by Alex Powell
The number of students starting at UK universities has increased dramatically in recent years, despite a slight fall recorded this year, and is set to go on increasing as universities increase their intake. The government has heralded this as an example of the increasing availability of higher education to students coming from working class communities. However, we have to ask what impact the increase in student numbers is having on the quality of education provided by universities.
by Alex Powell
Recently I’ve started teaching as part of my PhD, and through doing so I‘ve been learning a few things myself. The most striking thing I have noticed is how skewed and extreme expectations are for people in various academic roles. Why do we assume that a lecturer in any given subject should know everything there is to know about that subject off the top of their head?
by Alice Thomson
Igminae a wlrod wree the wetrtin wrod is as hrad to raed as tihs. Imagine that written word is in your first language, not a second or third. Imagine the difficulty it presents every day, how others perceive you, how exhausting it is to read, and understand. Some of you reading this won’t have to imagine. This is the world of a dyslexic.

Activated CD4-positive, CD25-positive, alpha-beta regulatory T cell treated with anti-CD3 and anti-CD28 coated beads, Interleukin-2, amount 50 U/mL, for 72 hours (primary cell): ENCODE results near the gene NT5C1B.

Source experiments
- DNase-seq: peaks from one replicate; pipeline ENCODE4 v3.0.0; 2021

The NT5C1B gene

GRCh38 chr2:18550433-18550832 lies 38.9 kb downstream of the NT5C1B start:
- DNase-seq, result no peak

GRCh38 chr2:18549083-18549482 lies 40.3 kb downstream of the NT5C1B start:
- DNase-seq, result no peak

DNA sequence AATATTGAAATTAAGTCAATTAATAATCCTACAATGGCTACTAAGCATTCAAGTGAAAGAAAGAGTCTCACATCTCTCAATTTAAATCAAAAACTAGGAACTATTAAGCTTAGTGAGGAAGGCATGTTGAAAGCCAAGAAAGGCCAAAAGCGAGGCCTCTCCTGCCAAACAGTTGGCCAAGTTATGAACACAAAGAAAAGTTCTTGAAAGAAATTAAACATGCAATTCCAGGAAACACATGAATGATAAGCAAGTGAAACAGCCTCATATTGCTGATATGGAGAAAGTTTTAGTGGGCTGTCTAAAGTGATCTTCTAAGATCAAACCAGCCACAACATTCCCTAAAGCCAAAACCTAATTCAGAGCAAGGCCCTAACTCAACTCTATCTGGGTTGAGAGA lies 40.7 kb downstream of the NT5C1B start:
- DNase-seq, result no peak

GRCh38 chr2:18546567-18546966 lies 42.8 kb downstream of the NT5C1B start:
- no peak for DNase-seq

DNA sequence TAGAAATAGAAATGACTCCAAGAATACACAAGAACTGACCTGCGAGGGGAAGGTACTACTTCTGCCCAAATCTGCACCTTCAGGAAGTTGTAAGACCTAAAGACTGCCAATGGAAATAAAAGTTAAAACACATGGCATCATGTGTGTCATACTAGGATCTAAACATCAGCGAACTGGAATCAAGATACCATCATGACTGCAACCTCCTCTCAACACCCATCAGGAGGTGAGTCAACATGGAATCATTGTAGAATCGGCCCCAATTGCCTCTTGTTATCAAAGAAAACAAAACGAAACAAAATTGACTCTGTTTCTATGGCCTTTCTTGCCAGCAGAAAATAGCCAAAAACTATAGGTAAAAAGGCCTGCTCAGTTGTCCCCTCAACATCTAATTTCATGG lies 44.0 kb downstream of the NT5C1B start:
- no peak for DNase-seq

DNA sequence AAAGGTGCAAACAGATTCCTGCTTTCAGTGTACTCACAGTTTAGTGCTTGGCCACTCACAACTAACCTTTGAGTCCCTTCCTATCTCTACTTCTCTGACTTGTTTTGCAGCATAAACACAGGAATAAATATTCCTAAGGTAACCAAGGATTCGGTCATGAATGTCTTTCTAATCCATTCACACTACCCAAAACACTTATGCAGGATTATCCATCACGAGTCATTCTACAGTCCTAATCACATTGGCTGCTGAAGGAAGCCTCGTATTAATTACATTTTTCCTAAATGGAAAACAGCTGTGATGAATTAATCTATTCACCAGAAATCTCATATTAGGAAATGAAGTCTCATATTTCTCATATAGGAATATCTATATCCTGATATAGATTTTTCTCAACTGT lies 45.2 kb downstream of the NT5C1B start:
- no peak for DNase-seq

Often people think of dyslexia as word blindness, or even attribute it to a low intelligence score. When I was a Primary School teacher I often heard people referring to dyslexia as a “nice way of calling middle-class children slow”. This attitude horrified me. Many attitudes in school staff-rooms towards learning horrified me. As a child, I remember my mother would explain out to my teachers my dyslexia at every parents evening. The same teachers, every year, and it was always a surprise to them. As an adult and an educator, I had hoped attitudes had changed, but in my experience this is not the case.Continue Reading